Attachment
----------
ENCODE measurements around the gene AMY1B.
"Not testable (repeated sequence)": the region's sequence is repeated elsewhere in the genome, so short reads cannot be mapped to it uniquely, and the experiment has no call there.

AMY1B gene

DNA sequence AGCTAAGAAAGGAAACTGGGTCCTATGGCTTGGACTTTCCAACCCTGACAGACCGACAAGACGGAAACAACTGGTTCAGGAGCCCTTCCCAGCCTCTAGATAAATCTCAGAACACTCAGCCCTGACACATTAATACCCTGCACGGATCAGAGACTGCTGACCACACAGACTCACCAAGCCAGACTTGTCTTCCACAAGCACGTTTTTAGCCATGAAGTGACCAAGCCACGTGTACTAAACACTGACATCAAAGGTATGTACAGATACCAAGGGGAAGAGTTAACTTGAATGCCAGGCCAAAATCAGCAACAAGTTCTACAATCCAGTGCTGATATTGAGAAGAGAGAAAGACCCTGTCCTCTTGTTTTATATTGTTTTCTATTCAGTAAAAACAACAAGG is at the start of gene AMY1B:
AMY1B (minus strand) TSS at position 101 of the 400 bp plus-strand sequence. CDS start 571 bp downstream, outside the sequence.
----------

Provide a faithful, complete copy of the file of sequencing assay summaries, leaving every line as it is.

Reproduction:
ENCODE measurements around the gene AMY1B.
"Not testable (repeated sequence)": the region's sequence is repeated elsewhere in the genome, so short reads cannot be mapped to it uniquely, and the experiment has no call there.

AMY1B gene

DNA sequence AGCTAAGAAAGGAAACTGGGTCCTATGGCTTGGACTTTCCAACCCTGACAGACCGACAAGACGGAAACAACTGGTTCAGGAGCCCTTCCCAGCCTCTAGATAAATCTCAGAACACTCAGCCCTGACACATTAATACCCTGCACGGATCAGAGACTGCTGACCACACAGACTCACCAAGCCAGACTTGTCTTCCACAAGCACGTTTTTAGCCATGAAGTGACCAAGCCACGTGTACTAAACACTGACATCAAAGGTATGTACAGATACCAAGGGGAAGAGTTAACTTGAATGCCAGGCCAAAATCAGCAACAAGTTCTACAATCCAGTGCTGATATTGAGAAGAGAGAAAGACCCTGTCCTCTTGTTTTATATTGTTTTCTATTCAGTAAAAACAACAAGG is at the start of gene AMY1B:
AMY1B (minus strand) TSS at position 101 of the 400 bp plus-strand sequence. CDS start 571 bp downstream, outside the sequence.